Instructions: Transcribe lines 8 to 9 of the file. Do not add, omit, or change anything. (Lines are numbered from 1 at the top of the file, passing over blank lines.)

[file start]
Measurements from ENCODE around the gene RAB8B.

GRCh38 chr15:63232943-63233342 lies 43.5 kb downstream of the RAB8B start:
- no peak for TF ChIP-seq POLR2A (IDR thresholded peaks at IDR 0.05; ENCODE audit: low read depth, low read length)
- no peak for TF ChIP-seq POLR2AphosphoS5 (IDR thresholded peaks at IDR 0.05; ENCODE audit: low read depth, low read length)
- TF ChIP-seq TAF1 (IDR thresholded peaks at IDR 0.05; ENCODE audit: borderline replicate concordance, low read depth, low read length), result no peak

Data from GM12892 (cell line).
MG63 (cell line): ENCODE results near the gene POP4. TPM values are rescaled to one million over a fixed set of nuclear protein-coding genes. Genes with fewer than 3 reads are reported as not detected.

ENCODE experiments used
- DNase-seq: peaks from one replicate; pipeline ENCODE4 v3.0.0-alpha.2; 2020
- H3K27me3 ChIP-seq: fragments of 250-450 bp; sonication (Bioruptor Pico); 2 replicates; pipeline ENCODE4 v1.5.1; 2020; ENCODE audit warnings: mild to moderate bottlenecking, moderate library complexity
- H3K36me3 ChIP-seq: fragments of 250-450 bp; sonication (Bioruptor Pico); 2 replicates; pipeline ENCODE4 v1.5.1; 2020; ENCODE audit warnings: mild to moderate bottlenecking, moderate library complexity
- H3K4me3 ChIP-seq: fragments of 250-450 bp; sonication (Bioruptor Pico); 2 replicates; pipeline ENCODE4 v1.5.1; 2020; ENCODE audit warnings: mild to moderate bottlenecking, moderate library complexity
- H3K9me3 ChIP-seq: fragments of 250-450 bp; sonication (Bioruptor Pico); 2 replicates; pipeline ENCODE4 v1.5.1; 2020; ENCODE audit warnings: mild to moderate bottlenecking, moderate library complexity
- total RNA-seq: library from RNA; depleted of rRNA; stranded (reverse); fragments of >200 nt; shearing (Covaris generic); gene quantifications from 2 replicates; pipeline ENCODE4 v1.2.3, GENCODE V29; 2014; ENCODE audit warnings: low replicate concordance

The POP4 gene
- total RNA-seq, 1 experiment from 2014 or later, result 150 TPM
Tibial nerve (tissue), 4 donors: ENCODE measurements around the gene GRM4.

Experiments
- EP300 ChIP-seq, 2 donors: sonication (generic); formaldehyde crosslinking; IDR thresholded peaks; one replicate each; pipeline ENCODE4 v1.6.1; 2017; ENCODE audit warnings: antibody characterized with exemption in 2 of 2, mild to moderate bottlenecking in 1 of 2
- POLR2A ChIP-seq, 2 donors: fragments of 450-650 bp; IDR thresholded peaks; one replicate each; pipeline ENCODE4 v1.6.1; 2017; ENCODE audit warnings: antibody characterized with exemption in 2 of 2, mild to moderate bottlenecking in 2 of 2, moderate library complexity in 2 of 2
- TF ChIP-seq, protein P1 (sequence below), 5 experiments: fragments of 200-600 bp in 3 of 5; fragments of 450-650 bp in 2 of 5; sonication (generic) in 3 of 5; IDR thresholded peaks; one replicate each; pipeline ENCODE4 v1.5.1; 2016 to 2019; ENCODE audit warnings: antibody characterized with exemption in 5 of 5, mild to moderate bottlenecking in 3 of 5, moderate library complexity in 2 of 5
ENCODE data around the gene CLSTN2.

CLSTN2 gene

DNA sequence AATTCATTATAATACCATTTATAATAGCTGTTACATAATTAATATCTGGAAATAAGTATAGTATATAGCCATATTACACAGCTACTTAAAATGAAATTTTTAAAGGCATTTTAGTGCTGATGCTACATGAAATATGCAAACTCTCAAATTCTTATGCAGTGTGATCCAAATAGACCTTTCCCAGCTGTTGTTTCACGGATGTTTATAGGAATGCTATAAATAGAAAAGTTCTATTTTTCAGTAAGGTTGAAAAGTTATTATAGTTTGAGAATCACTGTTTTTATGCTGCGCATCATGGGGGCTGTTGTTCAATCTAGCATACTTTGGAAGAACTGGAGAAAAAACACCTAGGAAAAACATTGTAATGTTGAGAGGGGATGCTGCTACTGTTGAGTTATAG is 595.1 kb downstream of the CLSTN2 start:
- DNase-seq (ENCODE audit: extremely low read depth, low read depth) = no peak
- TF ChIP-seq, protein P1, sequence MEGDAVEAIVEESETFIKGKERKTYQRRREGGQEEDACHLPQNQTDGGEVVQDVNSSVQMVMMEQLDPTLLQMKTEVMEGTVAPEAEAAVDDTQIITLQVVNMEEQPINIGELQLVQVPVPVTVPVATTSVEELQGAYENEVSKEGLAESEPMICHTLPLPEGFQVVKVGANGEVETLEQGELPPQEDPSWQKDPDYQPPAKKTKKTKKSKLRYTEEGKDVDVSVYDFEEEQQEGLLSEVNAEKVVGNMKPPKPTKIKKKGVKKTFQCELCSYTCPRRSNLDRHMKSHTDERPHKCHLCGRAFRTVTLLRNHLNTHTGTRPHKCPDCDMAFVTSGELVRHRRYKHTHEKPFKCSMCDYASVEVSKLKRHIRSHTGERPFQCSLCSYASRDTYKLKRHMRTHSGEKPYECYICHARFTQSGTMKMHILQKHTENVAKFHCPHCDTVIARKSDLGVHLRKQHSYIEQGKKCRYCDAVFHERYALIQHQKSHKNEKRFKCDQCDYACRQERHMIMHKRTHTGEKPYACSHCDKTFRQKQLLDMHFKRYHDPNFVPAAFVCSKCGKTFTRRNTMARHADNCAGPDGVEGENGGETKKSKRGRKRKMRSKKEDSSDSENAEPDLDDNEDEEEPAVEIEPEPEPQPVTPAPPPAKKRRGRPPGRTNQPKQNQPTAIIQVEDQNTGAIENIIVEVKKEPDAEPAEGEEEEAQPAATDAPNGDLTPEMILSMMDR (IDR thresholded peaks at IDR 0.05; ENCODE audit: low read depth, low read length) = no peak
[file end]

ENCODE experiments used
- DNase-seq: peaks from one replicate; pipeline ENCODE4 v3.0.0-alpha.2; 2020